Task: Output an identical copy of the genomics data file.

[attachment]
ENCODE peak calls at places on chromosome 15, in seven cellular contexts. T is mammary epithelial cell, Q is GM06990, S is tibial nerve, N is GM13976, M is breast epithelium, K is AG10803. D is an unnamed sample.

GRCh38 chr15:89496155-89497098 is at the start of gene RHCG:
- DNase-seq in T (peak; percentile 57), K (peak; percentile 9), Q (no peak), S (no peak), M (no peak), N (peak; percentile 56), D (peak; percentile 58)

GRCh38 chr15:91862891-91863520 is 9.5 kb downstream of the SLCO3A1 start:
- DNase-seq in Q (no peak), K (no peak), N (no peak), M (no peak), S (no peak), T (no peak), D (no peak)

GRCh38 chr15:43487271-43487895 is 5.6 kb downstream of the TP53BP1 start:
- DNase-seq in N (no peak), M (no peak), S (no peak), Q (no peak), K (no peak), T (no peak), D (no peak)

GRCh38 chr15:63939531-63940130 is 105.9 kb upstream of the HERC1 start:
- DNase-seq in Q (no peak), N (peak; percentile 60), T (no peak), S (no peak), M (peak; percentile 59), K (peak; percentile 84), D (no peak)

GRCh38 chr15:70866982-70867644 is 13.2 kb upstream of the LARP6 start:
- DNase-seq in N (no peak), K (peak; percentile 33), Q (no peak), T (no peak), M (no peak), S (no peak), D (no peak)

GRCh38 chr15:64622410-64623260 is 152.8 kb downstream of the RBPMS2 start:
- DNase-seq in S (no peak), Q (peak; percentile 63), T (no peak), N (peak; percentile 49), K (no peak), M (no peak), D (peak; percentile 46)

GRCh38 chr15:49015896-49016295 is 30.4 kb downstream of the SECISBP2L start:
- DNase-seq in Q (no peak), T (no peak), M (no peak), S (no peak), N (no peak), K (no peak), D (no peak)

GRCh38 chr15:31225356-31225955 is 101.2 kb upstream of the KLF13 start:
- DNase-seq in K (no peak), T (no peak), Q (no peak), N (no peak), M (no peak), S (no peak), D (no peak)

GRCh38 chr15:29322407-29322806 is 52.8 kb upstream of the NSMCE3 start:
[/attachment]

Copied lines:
ENCODE peak calls at places on chromosome 15, in seven cellular contexts. T is mammary epithelial cell, Q is GM06990, S is tibial nerve, N is GM13976, M is breast epithelium, K is AG10803. D is an unnamed sample.

GRCh38 chr15:89496155-89497098 is at the start of gene RHCG:
- DNase-seq in T (peak; percentile 57), K (peak; percentile 9), Q (no peak), S (no peak), M (no peak), N (peak; percentile 56), D (peak; percentile 58)

GRCh38 chr15:91862891-91863520 is 9.5 kb downstream of the SLCO3A1 start:
- DNase-seq in Q (no peak), K (no peak), N (no peak), M (no peak), S (no peak), T (no peak), D (no peak)

GRCh38 chr15:43487271-43487895 is 5.6 kb downstream of the TP53BP1 start:
- DNase-seq in N (no peak), M (no peak), S (no peak), Q (no peak), K (no peak), T (no peak), D (no peak)

GRCh38 chr15:63939531-63940130 is 105.9 kb upstream of the HERC1 start:
- DNase-seq in Q (no peak), N (peak; percentile 60), T (no peak), S (no peak), M (peak; percentile 59), K (peak; percentile 84), D (no peak)

GRCh38 chr15:70866982-70867644 is 13.2 kb upstream of the LARP6 start:
- DNase-seq in N (no peak), K (peak; percentile 33), Q (no peak), T (no peak), M (no peak), S (no peak), D (no peak)

GRCh38 chr15:64622410-64623260 is 152.8 kb downstream of the RBPMS2 start:
- DNase-seq in S (no peak), Q (peak; percentile 63), T (no peak), N (peak; percentile 49), K (no peak), M (no peak), D (peak; percentile 46)

GRCh38 chr15:49015896-49016295 is 30.4 kb downstream of the SECISBP2L start:
- DNase-seq in Q (no peak), T (no peak), M (no peak), S (no peak), N (no peak), K (no peak), D (no peak)

GRCh38 chr15:31225356-31225955 is 101.2 kb upstream of the KLF13 start:
- DNase-seq in K (no peak), T (no peak), Q (no peak), N (no peak), M (no peak), S (no peak), D (no peak)

GRCh38 chr15:29322407-29322806 is 52.8 kb upstream of the NSMCE3 start: